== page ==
The critical factors here in terms of the claimant’s conclusion are in the temporal quantifier (use toxins carelessly because they kill you less fast than walking on the street) and the probability quantifier (the number of people who die over 25 years from toxin related foods as opposed to those who die from road accidents is not yet known to the claimant – probability based astygmatism) regarding not the quantifiers for the premises (whether or not you take the utmost care in walking down the street, you are liable to get hit by a bus). It is like comparing apples to cricket balls. It is also like saying “please continue to smoke because more people die in a year of road accidents than they do of lung cancer related to tar”. The outside dependencies impacting and impinging on the two comparators are just too great to inform on each other. *shrugs*

    —-

    The problem with agrotoxins friend is that they cause soil to die and weeds to prosper and become stronger and therefore require ever increasing doses to keep plants producing yield. The charmingly quaint and earnest directive to “use agrotoxins in their designated dozes* is therefore at best a fairy tale and at worst a joke. Try any of the research done by the ARTI on this matter and you will be able to determine this for yourself.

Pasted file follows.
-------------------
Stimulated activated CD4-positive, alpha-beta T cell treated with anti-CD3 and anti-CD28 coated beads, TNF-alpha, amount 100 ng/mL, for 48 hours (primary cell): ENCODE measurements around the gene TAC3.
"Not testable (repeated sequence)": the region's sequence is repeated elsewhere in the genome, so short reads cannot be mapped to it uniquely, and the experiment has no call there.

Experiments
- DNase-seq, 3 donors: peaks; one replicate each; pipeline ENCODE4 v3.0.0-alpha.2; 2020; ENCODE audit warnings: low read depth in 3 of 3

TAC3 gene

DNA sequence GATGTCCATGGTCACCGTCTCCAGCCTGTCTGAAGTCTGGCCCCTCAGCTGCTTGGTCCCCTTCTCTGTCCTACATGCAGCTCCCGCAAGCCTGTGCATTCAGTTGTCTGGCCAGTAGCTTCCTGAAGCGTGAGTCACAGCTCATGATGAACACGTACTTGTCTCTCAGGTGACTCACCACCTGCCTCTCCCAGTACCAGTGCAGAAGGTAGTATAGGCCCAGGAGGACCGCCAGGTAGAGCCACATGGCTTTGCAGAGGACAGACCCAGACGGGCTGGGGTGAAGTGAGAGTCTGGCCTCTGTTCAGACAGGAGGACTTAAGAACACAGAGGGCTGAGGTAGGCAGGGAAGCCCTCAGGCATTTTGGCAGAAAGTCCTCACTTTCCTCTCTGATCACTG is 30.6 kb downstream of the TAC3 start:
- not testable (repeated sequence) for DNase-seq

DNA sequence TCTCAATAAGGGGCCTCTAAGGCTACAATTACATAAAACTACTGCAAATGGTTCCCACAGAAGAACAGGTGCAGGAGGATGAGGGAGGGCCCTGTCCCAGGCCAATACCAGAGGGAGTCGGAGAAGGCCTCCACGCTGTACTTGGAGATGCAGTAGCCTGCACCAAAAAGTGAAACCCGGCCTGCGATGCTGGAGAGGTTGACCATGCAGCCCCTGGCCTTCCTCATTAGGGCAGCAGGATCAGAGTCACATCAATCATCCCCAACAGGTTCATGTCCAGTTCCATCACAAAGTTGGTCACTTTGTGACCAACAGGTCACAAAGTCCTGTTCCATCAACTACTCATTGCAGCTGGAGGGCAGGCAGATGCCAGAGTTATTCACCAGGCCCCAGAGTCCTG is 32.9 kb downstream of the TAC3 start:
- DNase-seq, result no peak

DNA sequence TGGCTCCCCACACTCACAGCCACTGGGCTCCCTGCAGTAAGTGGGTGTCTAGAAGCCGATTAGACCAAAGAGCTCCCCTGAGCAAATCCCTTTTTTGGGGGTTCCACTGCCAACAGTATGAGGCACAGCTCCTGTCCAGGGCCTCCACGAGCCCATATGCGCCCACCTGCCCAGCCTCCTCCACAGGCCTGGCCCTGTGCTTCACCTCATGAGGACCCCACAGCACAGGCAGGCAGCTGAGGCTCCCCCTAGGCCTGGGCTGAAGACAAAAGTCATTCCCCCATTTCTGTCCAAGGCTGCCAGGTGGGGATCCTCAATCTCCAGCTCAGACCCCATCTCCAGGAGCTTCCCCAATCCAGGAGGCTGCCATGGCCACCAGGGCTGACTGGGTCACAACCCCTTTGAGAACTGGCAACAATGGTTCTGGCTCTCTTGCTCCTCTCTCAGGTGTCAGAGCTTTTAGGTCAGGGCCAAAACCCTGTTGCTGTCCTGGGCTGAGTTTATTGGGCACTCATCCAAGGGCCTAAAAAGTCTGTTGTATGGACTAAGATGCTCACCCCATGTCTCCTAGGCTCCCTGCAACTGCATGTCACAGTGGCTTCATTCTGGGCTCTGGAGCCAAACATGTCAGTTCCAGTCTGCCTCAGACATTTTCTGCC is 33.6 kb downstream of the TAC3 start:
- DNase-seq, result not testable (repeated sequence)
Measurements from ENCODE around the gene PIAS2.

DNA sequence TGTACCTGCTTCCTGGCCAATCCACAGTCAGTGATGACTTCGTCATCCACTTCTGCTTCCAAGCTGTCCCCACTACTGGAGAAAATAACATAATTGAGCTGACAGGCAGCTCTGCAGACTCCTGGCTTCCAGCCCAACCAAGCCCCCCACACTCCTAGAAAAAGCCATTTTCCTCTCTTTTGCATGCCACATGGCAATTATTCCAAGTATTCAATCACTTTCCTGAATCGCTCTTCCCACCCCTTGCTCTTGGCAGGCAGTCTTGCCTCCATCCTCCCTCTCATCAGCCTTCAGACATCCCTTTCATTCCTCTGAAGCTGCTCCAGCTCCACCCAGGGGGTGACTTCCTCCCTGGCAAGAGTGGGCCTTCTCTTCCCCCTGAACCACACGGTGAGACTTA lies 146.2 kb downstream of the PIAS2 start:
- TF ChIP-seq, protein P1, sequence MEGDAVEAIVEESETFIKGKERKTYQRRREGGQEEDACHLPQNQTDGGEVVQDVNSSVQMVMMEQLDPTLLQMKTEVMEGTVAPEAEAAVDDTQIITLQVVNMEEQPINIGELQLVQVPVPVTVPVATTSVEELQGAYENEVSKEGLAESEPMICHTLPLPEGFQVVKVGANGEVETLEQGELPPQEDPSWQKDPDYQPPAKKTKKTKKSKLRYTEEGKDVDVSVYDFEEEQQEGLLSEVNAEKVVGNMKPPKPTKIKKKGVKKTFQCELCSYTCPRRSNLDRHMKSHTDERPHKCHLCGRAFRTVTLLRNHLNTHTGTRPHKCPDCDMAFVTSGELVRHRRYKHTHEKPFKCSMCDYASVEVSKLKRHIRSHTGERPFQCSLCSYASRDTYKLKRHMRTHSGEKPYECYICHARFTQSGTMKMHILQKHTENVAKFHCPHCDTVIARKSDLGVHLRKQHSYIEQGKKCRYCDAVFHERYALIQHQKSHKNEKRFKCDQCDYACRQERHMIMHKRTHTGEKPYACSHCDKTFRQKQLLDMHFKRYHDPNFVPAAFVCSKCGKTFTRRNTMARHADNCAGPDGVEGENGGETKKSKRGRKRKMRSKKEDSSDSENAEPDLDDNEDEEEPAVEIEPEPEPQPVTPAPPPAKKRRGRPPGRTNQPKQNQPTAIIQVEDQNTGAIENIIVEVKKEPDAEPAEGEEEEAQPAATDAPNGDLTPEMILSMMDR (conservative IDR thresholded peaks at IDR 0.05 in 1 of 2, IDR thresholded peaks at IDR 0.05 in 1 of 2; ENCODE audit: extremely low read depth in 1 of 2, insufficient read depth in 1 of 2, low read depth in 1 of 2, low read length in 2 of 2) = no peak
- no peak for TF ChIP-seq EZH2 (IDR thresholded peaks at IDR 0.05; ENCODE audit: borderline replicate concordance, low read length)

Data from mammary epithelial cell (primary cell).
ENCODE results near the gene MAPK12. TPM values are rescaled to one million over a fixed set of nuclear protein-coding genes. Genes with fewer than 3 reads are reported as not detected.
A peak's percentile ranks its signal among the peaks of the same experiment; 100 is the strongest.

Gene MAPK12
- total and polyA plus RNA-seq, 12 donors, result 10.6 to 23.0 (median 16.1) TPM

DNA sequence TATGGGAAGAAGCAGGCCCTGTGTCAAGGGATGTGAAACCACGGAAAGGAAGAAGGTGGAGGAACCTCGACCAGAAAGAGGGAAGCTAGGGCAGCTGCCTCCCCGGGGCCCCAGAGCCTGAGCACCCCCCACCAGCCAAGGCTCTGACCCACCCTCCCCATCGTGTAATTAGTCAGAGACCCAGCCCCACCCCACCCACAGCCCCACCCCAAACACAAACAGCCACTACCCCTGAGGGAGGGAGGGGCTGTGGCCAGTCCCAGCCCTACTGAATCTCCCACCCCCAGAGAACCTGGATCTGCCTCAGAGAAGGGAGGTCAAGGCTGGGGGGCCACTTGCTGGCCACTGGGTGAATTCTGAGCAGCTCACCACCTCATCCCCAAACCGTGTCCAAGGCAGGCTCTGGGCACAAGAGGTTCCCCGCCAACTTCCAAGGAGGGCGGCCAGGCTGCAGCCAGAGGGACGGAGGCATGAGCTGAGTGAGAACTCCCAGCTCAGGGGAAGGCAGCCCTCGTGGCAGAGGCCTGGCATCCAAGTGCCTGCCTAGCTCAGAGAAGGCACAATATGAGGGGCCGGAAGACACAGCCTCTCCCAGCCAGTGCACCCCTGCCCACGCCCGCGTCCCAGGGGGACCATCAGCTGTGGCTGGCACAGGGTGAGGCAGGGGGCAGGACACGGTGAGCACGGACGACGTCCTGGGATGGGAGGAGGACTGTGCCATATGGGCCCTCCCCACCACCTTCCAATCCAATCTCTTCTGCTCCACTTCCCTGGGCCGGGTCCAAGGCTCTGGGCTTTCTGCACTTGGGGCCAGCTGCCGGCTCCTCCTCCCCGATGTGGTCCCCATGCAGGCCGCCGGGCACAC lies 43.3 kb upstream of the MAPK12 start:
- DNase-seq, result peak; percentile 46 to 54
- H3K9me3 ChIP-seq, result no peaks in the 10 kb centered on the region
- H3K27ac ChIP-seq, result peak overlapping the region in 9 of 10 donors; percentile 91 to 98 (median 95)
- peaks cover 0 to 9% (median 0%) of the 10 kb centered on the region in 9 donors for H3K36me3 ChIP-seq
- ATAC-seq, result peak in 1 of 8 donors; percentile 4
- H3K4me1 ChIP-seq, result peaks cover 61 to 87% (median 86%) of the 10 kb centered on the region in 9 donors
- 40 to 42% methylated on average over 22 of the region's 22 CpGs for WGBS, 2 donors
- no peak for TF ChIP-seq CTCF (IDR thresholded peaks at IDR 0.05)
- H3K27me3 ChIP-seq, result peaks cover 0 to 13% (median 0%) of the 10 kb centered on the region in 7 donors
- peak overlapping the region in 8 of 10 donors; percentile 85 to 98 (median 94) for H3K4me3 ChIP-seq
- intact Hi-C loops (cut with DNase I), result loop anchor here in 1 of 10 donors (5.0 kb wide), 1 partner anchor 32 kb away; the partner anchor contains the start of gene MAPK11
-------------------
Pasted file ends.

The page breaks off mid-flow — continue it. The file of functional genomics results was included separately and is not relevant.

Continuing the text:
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    I thank you Sir, for an interesting and very candid debate. Respect. Certainly I am older than I once was and younger than I’ll be that’s not unusual as Garfunkel crooned to Simon’s guitar. Perhaps, one of these days, if time, clime and opportunity permit … we may meet in real and have a tete-a-tete over a glass or three.

    I will mosy over to the other article. I may not comment upon it though *smiles*

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      Arjuna,
      Thanks for humouring me. Perhaps we’ll meet at your next “Vasa Visa” show!